Article 4: Coffee and journey of conquering the globe

24/07/2019
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Historically, coffee was considered a catalyst to most of the inventions, innovations, as well as a commodity that changed the entire economic landscape of several countries. And today, coffee has really been regarded as the energy source for the brain, the blood of the intellectual economy, the creative economy of several societies.

The Japanese have positioned the Tea Ceremony as a national ethic, an art of living conveyed through enjoying a cup of tea. Meanwhile, Vietnam – a coffee powerhouse in the world, has the best Robusta coffee beans in the world, has a long herritage of coffee culture for hundreds of years; and yet, Vietnamese coffee is still in the low-end market segment, mainly exported raw and has not been properly positioned as it should be in the perspective of an industry and a nation.

With the desire to bring Vietnam’s coffee industry to a new level, pitching the value of coffee not only as a common drink but as cultural coffee, art coffee, spiritual coffee… all the way to philosopher’s coffee, worthy of the status of the world’s coffee powerhouse – Trung Nguyen Legend Group has dedicated time and passion for many years researching history, culture, art… coffee from all walks of life so that coffee could be become “Coffee of Philosophy”.

On the Trung Nguyen Legend’s creative and development journey, the spirit of commitment to serving the community has always been at the core throughout with many initiatives to Create Great National Aspirations and Great National Intentions; in order to reposition Vietnam’s coffee industry on the world coffee map and on this journey, Trung Nguyen Legend wishes to join hands with national strategists so that Vietnam will soon become a strong nation that influences the world!

The Japanese did it!
The Vietnamese can do it too and do it better!

Asia’s Role in Coffee History

In 1616, the Dutch, dominating maritime trade around the world back then, brought a coffee plant from Eden (a port city of Yemen) to plant in Ceylon (Sri Lanka). However, due to unsuitable soil and climatic conditions, they failed the first trial. After that, the Dutch continued to bring precious coffee beans and sowed them in the Java-Indonesia islands. Coffee trees grew well here and expanded to Sumatra, Celebes, Timor, Bali. Coffee production from Asia enabled the Dutch empire to control over the majority of the global coffee supply in the 17th century.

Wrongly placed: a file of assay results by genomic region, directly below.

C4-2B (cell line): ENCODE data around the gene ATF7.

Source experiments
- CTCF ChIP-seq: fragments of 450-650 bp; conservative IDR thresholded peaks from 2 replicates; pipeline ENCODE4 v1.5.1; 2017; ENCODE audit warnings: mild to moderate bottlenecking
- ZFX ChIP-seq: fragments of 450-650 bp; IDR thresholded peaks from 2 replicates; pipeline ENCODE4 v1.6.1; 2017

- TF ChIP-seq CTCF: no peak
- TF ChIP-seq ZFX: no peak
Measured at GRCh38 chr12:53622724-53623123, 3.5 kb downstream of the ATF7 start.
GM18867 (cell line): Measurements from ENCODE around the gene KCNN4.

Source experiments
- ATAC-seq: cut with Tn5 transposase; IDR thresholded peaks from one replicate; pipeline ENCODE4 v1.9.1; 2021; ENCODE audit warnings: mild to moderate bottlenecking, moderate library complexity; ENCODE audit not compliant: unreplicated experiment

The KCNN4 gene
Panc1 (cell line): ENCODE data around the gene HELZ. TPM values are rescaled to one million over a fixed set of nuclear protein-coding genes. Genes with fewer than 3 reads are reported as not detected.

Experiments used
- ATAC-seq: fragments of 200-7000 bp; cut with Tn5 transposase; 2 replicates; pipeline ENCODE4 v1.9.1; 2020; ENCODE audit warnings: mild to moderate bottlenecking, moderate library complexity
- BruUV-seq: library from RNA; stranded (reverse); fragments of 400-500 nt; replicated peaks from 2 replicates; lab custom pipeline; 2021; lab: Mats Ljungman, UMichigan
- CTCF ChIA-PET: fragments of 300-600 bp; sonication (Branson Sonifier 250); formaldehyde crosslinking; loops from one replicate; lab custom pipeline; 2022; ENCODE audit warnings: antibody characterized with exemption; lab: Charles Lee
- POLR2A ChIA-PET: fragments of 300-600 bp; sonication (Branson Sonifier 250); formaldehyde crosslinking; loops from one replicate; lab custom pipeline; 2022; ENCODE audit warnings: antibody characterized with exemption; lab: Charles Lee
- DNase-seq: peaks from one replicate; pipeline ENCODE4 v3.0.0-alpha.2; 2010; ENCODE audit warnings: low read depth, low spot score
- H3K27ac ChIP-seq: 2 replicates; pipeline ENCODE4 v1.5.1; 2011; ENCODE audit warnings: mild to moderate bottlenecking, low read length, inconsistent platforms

Coffee production from Asia enabled the Dutch empire to control over the majority of the global coffee supply in the 17th century.

Coffee production from Asia enabled the Dutch empire to control over the majority of the global coffee supply in the 17th century.

Conquering and changing Europe

Introduced to Europe in the 17th century, the special beverage of the Arabian region encountered strong condemnation from Christian clerics. Pope Clement VIII tasted the Muslim beverage and exclaimed, “this Satan’s drink is so delicious that it would be a pity to let the infidels have exclusive use of it”. The Pope then had it baptized and declared coffee a Christian drink.

Europeans quickly discovered the social benefits of coffee as well as its energy boosting effect for mental alertness and creativity. The first coffee shop was opened in Venice (Italy) in 1645 marking the booming of coffee on the European continent.

Europeans quickly discovered the social benefits of coffee as well as its energy boosting effect for mental alertness and creativity. The first coffee shop was opened in Venice (Italy) in 1645 marking the booming of coffee on the European continent.

Crossing the Atlantic towards America

In 1714, the coffee tree was used by the Dutch as a diplomatic gift to King Louis XIV of France and was planted by the French in the Royal Botanical Garden of Paris. A captain of the French Navy stationed in Martinique happened to be visiting Paris. The captain brought the coffee seedlings to the Caribbean, where conditions were ideal for growing coffee. Experiencing countless challenges: pirates, storms, equatorial climates… on the journey across the Atlantic, the coffee tree finally took root in Martinique, officially cultivated in the territories of Central and South America.

The first coffee plant grown in France

The first coffee plant grown in France

THE REAL COFFEE
ROASTED ONLY FOR PEOPLE OF WISDOM!

Source: “The Philosophical Way of Coffee” – copyright by Trung Nguyen Legend